Aftereffects: A’fair 2021
By Ophelia Lai
When the inaugural edition of Hong Kong’s A’fair opened last year in a vacant Wanchai shop, the independent showcase was meant to evince a “[momentary] togetherness,” per curator Tiffany Leung. A play on the fleetingness of an illicit romance and of the city’s precarious art spaces, A’fair occupied the gutted shop interior for four days with the unruliness of fugitive squatters. If the first edition manifested an impetuous coming-together, the follow-up, curated by Leung and Aaditya Sathish, imagined the “ambivalent aftermath.”
Staged in a freshly painted venue on the first floor of an old Causeway Bay walk-up, the second edition drew on the regret and awkwardness of impending departure. “In Hong Kong, where shops and art spaces are always moving due to rising rents, you don’t focus on the here and now,” Sathish explained. “You’re always wondering who’s coming next.” As such, the show was strewn with ordinary objects that looked out of place, as if abandoned by a previous tenant. Norine Chu and Lau Hiu Tung, who initiated A’fair with Leung, left a purple glittery mess with I am in training, don’t kiss me (2021). Named after a 1927 self-portrait of Surrealist photographer Claude Cahun masquerading as a weightlifter, Chu and Lau’s work comprises a suspended chute, made from sewn-together gym socks, that has dispensed a pile of confetti and glitter onto the floor. Influenced by Lau’s experience of turning to exercise after a breakup, the work playfully conflates physical exertion with the expulsion of emotional baggage.
Other works subtly engaged with ephemerality and contingency. Wendy Tai’s Wash my hands of (2021) recreated a bathroom sink in a corner of the exhibition space, complete with an old-fashioned cabinet and haphazard personal items. Tucked into the mirror’s edge is a black-and-white photo of Tai’s father, who passed away recently from illness, while a smaller mirror with a wallet-size portrait of the artist’s late mother is installed at the other end of the room. When the cabinet is opened, the tinny sounds of “Happy Birthday” emanate from a miniature speaker, referencing the rule to wash hands for as long as it takes to sing the tune twice. Tai poignantly balances intimately evocative stimuli—the song, the smell of Tiger Balm—with darker allusions to disease and decay, like orange antiseptic soap and broken teeth, gesturing simultaneously to her private grief and a universal fear of the ravages of time.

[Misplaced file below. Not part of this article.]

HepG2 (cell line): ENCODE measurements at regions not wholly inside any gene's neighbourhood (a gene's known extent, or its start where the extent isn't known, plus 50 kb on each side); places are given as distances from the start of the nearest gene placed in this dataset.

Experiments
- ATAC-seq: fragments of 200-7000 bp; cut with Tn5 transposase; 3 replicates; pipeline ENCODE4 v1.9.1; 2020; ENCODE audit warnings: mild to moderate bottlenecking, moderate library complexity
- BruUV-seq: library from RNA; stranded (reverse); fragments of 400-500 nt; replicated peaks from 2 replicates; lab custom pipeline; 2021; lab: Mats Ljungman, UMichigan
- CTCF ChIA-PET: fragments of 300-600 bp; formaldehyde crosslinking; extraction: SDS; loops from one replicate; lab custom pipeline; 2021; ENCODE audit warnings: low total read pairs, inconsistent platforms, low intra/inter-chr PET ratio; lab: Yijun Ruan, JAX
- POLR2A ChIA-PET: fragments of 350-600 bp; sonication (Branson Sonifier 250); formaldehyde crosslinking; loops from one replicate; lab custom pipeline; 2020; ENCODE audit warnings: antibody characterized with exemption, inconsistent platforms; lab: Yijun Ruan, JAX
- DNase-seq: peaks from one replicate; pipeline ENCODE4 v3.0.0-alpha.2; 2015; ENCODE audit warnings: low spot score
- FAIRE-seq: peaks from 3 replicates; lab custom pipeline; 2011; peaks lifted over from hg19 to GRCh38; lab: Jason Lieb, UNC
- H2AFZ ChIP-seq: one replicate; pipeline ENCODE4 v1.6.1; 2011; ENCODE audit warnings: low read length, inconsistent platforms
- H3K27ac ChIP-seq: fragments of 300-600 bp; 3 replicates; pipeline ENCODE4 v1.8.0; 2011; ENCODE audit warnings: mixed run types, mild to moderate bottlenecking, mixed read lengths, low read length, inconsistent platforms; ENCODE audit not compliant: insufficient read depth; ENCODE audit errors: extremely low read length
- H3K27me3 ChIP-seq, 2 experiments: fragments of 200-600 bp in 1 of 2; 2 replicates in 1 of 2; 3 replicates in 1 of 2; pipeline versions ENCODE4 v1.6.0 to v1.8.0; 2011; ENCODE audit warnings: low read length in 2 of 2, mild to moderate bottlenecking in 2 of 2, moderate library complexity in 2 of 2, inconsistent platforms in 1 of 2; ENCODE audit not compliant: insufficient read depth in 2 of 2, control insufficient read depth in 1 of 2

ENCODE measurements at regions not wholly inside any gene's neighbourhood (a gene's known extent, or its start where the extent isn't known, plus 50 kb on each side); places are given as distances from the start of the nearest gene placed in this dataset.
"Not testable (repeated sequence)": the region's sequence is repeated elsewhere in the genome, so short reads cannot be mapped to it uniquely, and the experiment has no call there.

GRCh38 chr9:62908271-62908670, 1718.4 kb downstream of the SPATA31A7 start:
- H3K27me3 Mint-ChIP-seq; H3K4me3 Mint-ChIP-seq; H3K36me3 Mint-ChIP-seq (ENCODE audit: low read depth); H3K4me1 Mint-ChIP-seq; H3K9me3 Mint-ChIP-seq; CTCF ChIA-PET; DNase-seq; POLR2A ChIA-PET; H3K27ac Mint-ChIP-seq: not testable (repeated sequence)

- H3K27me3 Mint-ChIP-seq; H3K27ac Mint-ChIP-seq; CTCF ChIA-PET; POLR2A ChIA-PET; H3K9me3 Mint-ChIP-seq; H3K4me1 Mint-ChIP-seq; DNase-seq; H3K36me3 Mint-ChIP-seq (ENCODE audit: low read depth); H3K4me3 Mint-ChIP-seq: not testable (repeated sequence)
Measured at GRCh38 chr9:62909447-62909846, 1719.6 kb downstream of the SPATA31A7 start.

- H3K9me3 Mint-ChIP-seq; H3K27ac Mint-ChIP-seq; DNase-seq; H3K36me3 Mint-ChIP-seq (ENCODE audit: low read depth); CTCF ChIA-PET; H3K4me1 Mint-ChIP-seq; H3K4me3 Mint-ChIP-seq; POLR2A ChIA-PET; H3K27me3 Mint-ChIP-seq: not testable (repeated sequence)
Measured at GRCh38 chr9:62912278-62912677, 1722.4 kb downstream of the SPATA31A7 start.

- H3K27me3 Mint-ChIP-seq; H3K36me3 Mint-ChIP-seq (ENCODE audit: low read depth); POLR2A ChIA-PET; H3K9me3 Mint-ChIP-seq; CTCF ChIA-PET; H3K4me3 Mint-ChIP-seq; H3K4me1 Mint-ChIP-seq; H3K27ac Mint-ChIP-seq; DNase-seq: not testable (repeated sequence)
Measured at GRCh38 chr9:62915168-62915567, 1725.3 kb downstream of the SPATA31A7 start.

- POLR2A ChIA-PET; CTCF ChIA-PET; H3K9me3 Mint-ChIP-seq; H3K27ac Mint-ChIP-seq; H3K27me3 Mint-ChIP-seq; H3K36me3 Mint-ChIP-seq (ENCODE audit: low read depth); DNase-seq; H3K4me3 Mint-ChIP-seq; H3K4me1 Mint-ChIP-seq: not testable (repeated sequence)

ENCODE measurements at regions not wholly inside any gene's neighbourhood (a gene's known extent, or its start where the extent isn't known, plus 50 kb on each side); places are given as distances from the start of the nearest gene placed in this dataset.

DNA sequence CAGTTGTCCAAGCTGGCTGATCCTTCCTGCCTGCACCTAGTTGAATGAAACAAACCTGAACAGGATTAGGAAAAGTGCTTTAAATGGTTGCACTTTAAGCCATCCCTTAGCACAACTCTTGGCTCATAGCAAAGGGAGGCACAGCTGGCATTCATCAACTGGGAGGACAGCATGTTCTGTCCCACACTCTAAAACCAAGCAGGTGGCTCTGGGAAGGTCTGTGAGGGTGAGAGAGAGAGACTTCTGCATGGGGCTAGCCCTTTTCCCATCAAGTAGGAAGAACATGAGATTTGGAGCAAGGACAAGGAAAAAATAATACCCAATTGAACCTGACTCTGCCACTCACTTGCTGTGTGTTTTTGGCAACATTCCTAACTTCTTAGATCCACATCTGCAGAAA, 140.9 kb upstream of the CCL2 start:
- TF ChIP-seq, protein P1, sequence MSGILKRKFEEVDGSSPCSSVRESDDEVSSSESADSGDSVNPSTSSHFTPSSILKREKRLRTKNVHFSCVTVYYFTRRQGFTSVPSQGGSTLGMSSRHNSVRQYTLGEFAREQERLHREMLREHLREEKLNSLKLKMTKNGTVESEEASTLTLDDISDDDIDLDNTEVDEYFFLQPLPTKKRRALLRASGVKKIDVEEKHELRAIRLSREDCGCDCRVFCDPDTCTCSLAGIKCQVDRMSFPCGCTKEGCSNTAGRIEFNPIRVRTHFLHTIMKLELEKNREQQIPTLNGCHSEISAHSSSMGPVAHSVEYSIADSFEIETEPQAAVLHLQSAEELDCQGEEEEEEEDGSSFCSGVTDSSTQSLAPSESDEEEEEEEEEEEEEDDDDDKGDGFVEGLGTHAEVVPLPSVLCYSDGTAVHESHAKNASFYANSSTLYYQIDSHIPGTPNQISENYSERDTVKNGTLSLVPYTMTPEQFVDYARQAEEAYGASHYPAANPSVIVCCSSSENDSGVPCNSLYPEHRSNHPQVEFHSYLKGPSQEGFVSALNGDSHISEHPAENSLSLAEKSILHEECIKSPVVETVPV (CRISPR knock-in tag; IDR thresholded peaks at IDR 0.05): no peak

Nearby, Wu Jiaru’s gray bricks, slippers, and toilet paper, collected during Hong Kong’s 2019 protests, resemble ashen artifacts. The objects are actually coated in a reflective substance, scintillating from a certain angle or under a camera flash. Though the bright ambient conditions made their iridescence less immediately striking, the unassuming display felt like a secret gift, more readily revealed to those who recognize Wu’s lustrous signature. This hiddenness was all the more potent given the objects’ fraught history, their indexing of silenced strife.
Seen throughout the show was a tension between discarding and preserving that suited A’fair’s themes of transience and endings. This tension is inscribed in Winsome Wong’s I only got this to build a room for you and the window (2021), which walled off a narrow strip of space with cling wrap. The installation is accompanied by a poem: “Only the window and the pillar,/I’m poor, I only got this to build a room for you,/for you and the window, you and the construction si fu/right outside the window face to face, you and the grids/and lines outside the window, and I might not be here.” Stretching across the space like ectoplasm, Wong’s piece subverts the plastic film’s conventional use for food preservation, evoking instead futility and precarity, a token doomed to disappear. A’fair imparted that perhaps some things aren’t meant to last. Still, their impressions may linger long after they vanish.
A’fair was on view at 9A Sharp Street, Hong Kong, from December 3 to 5, 2021.